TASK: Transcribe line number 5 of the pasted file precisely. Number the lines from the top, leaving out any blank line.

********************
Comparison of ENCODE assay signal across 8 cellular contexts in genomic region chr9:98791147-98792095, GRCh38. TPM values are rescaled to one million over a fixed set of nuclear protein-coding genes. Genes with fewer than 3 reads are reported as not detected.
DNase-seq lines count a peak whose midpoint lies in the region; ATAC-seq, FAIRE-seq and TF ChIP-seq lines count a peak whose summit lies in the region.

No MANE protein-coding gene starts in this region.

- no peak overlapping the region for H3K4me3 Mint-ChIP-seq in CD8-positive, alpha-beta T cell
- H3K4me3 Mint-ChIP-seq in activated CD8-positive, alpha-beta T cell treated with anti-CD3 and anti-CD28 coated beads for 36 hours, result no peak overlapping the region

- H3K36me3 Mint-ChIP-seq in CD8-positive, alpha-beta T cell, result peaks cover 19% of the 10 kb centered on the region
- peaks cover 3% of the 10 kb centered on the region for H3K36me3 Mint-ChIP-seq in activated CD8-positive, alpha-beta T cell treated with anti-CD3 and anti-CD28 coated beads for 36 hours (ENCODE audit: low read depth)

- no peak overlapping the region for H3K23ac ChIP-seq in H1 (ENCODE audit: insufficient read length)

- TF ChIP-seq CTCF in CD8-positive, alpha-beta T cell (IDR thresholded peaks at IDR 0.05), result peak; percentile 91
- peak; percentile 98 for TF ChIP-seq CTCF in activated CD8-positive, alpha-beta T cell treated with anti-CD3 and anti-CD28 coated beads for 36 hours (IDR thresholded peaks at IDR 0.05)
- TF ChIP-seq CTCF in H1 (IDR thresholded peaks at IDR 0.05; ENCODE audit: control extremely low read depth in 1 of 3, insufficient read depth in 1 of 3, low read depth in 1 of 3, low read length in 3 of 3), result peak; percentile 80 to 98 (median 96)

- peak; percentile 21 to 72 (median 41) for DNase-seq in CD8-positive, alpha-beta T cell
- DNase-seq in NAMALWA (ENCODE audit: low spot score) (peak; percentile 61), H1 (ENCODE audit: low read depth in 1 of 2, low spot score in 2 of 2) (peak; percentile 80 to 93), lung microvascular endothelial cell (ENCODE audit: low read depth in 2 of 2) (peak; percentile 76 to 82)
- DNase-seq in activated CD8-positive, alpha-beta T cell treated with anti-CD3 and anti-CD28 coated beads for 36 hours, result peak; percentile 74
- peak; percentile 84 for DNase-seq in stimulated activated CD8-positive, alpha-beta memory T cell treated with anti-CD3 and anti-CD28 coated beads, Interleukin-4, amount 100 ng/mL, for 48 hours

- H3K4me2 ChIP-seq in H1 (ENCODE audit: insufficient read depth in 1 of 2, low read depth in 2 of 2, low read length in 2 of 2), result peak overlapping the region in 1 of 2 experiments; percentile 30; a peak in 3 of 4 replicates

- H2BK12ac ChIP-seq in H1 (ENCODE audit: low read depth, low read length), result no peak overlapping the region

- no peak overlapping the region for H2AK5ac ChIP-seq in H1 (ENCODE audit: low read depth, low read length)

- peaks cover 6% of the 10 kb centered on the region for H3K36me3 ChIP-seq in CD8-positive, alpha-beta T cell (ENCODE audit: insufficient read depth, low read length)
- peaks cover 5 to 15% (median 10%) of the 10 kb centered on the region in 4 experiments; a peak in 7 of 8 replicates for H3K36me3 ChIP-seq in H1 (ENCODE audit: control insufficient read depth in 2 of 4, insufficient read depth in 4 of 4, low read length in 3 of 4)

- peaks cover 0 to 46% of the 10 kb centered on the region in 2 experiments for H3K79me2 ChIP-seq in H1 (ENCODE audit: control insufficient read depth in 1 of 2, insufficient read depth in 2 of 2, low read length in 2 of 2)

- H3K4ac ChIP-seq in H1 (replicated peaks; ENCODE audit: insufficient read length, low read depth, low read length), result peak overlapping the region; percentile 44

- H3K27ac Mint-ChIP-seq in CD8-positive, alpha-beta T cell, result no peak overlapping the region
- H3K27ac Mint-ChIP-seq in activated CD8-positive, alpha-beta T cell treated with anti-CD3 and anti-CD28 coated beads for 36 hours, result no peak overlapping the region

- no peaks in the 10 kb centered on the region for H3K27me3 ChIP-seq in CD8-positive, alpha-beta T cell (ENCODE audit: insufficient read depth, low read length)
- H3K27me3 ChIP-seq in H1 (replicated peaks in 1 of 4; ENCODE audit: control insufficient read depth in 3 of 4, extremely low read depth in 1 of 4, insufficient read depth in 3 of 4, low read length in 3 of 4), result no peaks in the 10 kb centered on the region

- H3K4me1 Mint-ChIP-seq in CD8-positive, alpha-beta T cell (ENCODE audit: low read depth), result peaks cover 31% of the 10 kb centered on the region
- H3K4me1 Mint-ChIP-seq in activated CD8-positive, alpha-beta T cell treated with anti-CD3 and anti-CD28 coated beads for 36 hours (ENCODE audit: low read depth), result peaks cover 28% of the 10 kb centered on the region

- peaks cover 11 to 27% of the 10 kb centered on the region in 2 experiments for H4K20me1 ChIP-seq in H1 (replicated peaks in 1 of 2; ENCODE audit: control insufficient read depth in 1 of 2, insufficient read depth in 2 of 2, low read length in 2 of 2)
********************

- H3K4me3 Mint-ChIP-seq in activated CD8-positive, alpha-beta T cell treated with anti-CD3 and anti-CD28 coated beads for 36 hours, result no peak overlapping the region